- Shenzhen is in the Pearl River Delta of Guangdong province (the old Canton region), just north of Hong Kong across the Sham Chun River (aka the Shenzhen River). Thirty years ago, Shenzhen was a little fishing village and border town with some 300,000 people. Today, it has an ever-growing population of 15 million.
- Shenzhen is mainland China’s southern financial center, and is home to the Shenzhen Stock Exchange.
- Because Shenzhen is a Special Economic Zone, it has been granted provincial-level economic administration status and is allowed to practice market capitalism with a relaxing of the rules and regulations that exist outside the zone.
There are a total of 17 ports, the most of any city in mainland China. The turnover rate of containers in Shenzhen’s ports is the fourth highest in the world.
- Shenzhen is a multilingual city. Cantonese is the original language of the area, but Mandarin (the lingua franca of China) has become dominant over the last 30 years. There are also a number of local indigenous languages that are still spoken, mainly by senior citizens.
- Shenzhen’s climate is humid, subtropical with mild winters. Frost is rare.
Shenzhen is an industrial town. People come from all over China to work there, and bring their regional cuisines with them, so the city is an amazing opportunity to sample the country’s diverse foods.
- Postal code: 518000
- Area code: 755
- Time zone: China Standard (UTC +8)
- The currency is the yuan renminbi (abbrev: RMB), called the “people’s money.”
- When opening a bank account, don’t say “open” — the concept is meaningless. Say “new” account.
TIP: Trust, relationship, and communication are everything in China. Find suppliers, manufacturers, and support services that you like and stick with them. Once trust is built, these business associates will work with you, be flexible on pricing, give you samples, and more.
TIP: Smile. A lot. And be kind and respectful. It will carry you far in China.
TIP: Don’t buy and prep your own food. It’s easier and cheaper to just eat out.
TIP: Quality, schedule, price: pick two.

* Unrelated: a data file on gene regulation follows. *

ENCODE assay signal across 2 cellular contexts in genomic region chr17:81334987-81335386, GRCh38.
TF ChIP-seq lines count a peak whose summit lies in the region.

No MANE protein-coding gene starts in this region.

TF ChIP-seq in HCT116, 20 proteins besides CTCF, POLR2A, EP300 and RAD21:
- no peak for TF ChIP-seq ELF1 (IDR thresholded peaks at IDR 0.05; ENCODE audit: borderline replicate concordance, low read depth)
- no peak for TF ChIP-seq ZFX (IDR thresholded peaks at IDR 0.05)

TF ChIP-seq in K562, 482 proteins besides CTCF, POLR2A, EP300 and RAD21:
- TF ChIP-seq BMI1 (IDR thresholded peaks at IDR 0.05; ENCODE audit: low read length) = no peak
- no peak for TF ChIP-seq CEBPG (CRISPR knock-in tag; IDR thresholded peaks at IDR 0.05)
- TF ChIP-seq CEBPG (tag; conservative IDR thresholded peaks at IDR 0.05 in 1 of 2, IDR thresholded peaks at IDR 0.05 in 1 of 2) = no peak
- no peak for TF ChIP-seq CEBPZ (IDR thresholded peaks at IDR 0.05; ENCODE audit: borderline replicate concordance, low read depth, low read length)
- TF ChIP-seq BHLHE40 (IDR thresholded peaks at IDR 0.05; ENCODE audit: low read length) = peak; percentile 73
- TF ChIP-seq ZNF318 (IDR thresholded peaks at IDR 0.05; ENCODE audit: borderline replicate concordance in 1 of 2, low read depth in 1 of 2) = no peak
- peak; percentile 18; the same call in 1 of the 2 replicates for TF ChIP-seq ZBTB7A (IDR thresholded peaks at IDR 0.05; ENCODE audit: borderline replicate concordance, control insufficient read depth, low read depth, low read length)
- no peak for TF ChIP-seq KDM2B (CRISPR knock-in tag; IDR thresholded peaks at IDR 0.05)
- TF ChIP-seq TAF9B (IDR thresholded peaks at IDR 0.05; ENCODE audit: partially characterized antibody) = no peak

—Liam Casey, CEO of PCH
TIP: Since Huaqiangbei is right there, you don’t have to rely on your manufacturer for parts; go to the market and see for yourself if you can get better prices.
TIP: Create a chart with your bill of materials, listing each component with the price from Digi-Key (or another U.S. supplier), the manufacturer-direct price, and the upper limit of what you expect to pay in the market. Frequently, in Huaqiangbei, you’ll only end up paying a tenth of your limit.
TIP: Negotiate in the marketplace using a calculator. You can use it to convert RMB to dollars (divide by 8), but also to communicate price or desired quantities.
TIP: To climb over the Great Firewall of China, get a subscription to a VPN (virtual private network).
TIP: Fapiao are like Chinese receipts on steroids. Part contract, invoice, tax receipt, and even scratch-off lotto card, they are important to Chinese citizens. Sometimes offering to give your fapiao back will get you a discount (dazhe) on food and other goods.
TIP: Don’t stay at Western hotels. Look for apartment hotels. They are cheap, convenient, and cleaner than a hostel.
TIP: Read Gareth Branwyn’s “Innovated in China: A Maker’s Guide to Shenzhen.”
More Resources for the Shenzhen-Bound
There are many services, programs, and resources available to makers who want to gain a foothold in Shenzhen. Here are a few key examples:
Our friends at Haxlr8r run a 111-day accelerator program for startups looking to take their hardware projects to market. Some fine companies have come through this program, including Blinkinlabs, Nomiku, Spark, and Makeblock.
The open-source hardware company Dangerous Prototypes runs 3- to 5-day boot camps in Shenzhen to get maker pros quickly up to speed. The next camp will be June 16–18, leading up to Maker Faire Shenzhen. To view one of these camps in action, search “Hacker Camp Shenzhen” on YouTube.
Seeed is a service provider assisting makers in bringing products to market. They provide prototyping and in-house engineering services, maker-friendly supply chain, and a marketplace for maker-made goods. They also have an excellent Shenzhen Map for Makers that you can download here.
An engineering service bureau in Shenzhen, Factory for All provides part sourcing, PCB manufacturing and assembly, kit assembly, laser cutting, and engineering services.